We are moving into a passage that deals with recognizing the diety of Christ. From Mark's gospel, we know that Jesus and the disciples were near Cesarea Philippi. For those who are familiar with the geography of Israel, it should be noted that this is not Caesarea Maritima, the seaside city built by Herod the Great on the Mediteranian. Caesarea Philippi was a town located 25 miles north of the Sea of Galilee, in a region dedicated to worship of the Greek god of desolate places, Pan.
Jesus had gone with His disciples to pray. To be more precise, the verse above suggests that Jesus had gone to pray and His disciples had gone along with Him. While they were there in that solitary place, He began to question them. "What are people saying about me?" He asked. Jesus was not doing a publicity check. He was about to lead them to a profound insight. "What are they saying? Who do they think I am?"
All the answers indicated that He was believed to be either John the Baptist or one of the ancient prophets come back to life. Not one of the answers they gave that day suggested people thought He was a heretic or a crazy man. The religious leaders were disturbed by Him and His words and they accused Him of heresy, but the general populace understood that He was not just an ordinary man. They weren't quite sure who He was, but they clearly understood that His presence had significance, and that He was a man of religious importance.
Jesus heard all the answers, then He brought the disciples to the turning point. "But who do you say that I am?" He asked. Jesus was drawing a line in the sand. "You know what people say, but what do you say?" He wanted them to understand for themselves who He was, not just follow along with the crowd. Some of them had come to Him on the recommendation of John the Baptizer, some had come at the urging of one of the other disciples, and some had joined Jesus when He called them from their work. Now, they were being asked to choose for themselves. What did they say?
It was Peter who spoke. It was almost always Peter who spoke, perhaps as the de facto leader of the twelve. According to Matthew, he replied, "Thou art the Christ, the Son of the Living God." Jesus often referred to Himself as the Son of Man. Peter had recognized that He was not just human. He was, as the Son of God, also diety. Peter recognized, too, that, as God made flesh, He was also the promised Messiah and the fulfillment of all prophecy. He was the Promised One.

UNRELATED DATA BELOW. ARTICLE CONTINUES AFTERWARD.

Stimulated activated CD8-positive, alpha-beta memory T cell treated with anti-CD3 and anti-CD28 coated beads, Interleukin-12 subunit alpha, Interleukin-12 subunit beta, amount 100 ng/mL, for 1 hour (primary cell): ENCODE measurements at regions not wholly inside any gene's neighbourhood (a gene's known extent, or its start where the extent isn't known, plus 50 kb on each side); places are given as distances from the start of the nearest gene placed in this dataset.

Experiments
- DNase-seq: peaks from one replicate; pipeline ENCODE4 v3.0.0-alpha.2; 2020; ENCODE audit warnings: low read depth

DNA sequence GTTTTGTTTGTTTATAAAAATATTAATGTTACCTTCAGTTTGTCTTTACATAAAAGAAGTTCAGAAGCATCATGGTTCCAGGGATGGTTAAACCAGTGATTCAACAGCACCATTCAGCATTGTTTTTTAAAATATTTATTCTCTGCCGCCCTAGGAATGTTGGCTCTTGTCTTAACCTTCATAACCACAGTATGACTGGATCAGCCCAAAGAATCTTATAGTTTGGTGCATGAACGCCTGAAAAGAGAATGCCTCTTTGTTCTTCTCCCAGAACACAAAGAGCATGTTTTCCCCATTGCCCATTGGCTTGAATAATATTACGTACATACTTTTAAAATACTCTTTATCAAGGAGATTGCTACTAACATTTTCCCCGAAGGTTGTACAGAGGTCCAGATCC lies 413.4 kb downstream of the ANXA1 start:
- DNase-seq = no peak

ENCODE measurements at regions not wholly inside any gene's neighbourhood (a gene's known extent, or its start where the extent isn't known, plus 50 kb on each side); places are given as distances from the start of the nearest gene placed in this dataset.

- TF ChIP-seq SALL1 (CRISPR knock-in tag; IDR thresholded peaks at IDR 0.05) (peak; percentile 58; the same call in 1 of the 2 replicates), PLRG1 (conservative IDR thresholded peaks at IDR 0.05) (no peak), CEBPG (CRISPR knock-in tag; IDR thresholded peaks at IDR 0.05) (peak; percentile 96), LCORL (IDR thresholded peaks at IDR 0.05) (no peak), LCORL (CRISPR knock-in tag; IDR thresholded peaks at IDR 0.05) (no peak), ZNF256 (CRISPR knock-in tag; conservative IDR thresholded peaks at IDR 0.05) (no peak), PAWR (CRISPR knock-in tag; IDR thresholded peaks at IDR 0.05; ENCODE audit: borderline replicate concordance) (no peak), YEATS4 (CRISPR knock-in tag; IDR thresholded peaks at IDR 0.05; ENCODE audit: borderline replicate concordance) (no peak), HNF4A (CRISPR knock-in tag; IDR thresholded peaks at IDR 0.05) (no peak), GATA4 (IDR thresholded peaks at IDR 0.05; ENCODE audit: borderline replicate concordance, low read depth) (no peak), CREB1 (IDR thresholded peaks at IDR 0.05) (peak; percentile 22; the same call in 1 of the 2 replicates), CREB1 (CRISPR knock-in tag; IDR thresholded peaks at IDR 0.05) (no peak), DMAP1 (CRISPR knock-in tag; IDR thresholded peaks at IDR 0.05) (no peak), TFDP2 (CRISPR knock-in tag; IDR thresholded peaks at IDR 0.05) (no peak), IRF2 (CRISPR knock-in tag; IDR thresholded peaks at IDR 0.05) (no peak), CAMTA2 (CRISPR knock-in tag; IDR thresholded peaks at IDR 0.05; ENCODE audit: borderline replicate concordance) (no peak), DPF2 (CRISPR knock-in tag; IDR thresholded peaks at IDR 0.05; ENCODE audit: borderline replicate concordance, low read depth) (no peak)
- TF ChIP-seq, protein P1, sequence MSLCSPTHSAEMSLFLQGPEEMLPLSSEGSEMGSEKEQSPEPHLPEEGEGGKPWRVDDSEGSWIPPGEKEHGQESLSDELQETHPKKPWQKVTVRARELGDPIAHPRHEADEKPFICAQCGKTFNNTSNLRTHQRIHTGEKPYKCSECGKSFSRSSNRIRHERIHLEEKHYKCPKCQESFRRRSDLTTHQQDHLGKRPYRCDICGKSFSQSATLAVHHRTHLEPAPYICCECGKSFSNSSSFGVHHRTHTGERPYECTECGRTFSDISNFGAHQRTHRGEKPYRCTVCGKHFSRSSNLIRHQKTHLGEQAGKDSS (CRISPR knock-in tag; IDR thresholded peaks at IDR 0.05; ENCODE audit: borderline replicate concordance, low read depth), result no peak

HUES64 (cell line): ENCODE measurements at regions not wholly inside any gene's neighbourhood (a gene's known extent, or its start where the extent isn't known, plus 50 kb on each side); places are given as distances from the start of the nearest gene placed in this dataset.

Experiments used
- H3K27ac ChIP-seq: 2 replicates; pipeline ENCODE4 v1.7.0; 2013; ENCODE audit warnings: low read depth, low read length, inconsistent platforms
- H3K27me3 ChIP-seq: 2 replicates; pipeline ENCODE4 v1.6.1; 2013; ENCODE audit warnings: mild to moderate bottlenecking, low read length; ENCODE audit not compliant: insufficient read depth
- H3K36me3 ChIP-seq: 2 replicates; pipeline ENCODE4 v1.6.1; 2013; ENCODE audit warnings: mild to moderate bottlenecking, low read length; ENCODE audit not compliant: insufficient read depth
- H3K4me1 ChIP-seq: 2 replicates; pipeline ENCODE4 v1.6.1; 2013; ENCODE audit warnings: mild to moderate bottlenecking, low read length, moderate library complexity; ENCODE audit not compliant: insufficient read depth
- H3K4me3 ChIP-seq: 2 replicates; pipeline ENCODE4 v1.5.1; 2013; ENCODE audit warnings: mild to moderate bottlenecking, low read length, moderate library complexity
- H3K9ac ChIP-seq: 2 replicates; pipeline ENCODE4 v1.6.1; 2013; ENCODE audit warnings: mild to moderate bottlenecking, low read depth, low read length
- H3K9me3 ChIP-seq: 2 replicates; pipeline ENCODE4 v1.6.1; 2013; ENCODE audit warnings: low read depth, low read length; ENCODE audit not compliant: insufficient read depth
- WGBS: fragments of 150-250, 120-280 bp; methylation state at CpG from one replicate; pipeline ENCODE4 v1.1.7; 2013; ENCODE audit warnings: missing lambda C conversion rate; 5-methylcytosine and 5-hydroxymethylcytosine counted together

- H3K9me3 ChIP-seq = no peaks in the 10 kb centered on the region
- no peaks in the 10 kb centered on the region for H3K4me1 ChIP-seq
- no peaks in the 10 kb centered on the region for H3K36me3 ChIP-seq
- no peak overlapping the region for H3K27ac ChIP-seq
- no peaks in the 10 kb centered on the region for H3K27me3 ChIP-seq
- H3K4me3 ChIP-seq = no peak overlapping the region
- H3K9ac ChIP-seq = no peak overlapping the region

These twelve men had spent a lifetime hearing about the Coming One, and likely expected a military ruler who would overthrow the Romans and restore the Kingdom to power and greatness. Jesus spoke of turning the other cheek, and commended the widow who gave her last mite. It was hard to imagine this Man leading a military revolution. Peter's confession revealed an important fact. He was choosing truth over expectation. Jesus was not what people had expected, but He was exactly what we needed and Peter understood that.
There is a great difference between our expectations of God's blessings and the reality of them. Those of us living in an affluent society have a tendency to expect more affluence, more ease, more recognizable blessings as we follow Christ. Those expectations, though, do not necessarily line up with His teachings. Sometimes He leads us to desert times of less rather than more, and we find even greater blessings in that place of less. We would do well to examine our own expectations about Christ, about faith, about discipleship. Are we expecting a "prosperity gospel" walk of faith or do we recognize that we follow the Suffering Servant Messiah who laid down His life for the sin of the world? We base our manner of following on our understanding of the One we follow, thus it is vital that our expectations of Who Jesus is be replaced by reality.
Take a close look at both your expectations of Christ and the reality of Him. Look again at the promises He has given. The One who said, "Take heart, I have overcome the world," was the same One who also said, "In this world you will have trouble." He did not promise to help us avoid difficulty. He promised to help us through. He did not promise the results we expected in our difficulty. He promised to take that difficulty and bring something good from it.
Like Peter, let reality replace expectation and confess with him, "You, Jesus, are the promised Messiah and my God."